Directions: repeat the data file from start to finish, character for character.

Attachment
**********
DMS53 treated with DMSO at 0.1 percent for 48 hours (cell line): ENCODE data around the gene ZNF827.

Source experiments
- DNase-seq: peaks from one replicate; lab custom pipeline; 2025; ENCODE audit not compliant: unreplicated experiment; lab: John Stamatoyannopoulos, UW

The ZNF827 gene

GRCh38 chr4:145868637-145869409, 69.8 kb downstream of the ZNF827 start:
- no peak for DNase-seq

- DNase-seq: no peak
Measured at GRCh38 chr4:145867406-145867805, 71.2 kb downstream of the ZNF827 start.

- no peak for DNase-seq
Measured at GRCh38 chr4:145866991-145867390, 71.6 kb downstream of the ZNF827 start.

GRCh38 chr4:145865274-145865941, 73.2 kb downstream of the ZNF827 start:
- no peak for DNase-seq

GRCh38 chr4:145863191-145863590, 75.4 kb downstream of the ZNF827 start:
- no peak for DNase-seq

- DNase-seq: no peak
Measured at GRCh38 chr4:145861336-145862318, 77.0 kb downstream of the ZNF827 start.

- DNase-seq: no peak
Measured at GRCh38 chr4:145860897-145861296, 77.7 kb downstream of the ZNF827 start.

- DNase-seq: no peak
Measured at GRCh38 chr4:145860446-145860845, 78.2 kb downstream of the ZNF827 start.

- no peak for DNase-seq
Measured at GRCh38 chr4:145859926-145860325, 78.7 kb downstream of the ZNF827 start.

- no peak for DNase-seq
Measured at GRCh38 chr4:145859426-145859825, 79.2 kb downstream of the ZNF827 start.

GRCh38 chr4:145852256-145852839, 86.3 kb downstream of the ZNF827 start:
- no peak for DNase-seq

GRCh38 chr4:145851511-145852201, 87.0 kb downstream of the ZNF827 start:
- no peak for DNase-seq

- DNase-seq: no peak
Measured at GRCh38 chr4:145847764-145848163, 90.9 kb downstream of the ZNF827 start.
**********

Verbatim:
DMS53 treated with DMSO at 0.1 percent for 48 hours (cell line): ENCODE data around the gene ZNF827.

Source experiments
- DNase-seq: peaks from one replicate; lab custom pipeline; 2025; ENCODE audit not compliant: unreplicated experiment; lab: John Stamatoyannopoulos, UW

The ZNF827 gene

GRCh38 chr4:145868637-145869409, 69.8 kb downstream of the ZNF827 start:
- no peak for DNase-seq

- DNase-seq: no peak
Measured at GRCh38 chr4:145867406-145867805, 71.2 kb downstream of the ZNF827 start.

- no peak for DNase-seq
Measured at GRCh38 chr4:145866991-145867390, 71.6 kb downstream of the ZNF827 start.

GRCh38 chr4:145865274-145865941, 73.2 kb downstream of the ZNF827 start:
- no peak for DNase-seq

GRCh38 chr4:145863191-145863590, 75.4 kb downstream of the ZNF827 start:
- no peak for DNase-seq

- DNase-seq: no peak
Measured at GRCh38 chr4:145861336-145862318, 77.0 kb downstream of the ZNF827 start.

- DNase-seq: no peak
Measured at GRCh38 chr4:145860897-145861296, 77.7 kb downstream of the ZNF827 start.

- DNase-seq: no peak
Measured at GRCh38 chr4:145860446-145860845, 78.2 kb downstream of the ZNF827 start.

- no peak for DNase-seq
Measured at GRCh38 chr4:145859926-145860325, 78.7 kb downstream of the ZNF827 start.

- no peak for DNase-seq
Measured at GRCh38 chr4:145859426-145859825, 79.2 kb downstream of the ZNF827 start.

GRCh38 chr4:145852256-145852839, 86.3 kb downstream of the ZNF827 start:
- no peak for DNase-seq

GRCh38 chr4:145851511-145852201, 87.0 kb downstream of the ZNF827 start:
- no peak for DNase-seq

- DNase-seq: no peak
Measured at GRCh38 chr4:145847764-145848163, 90.9 kb downstream of the ZNF827 start.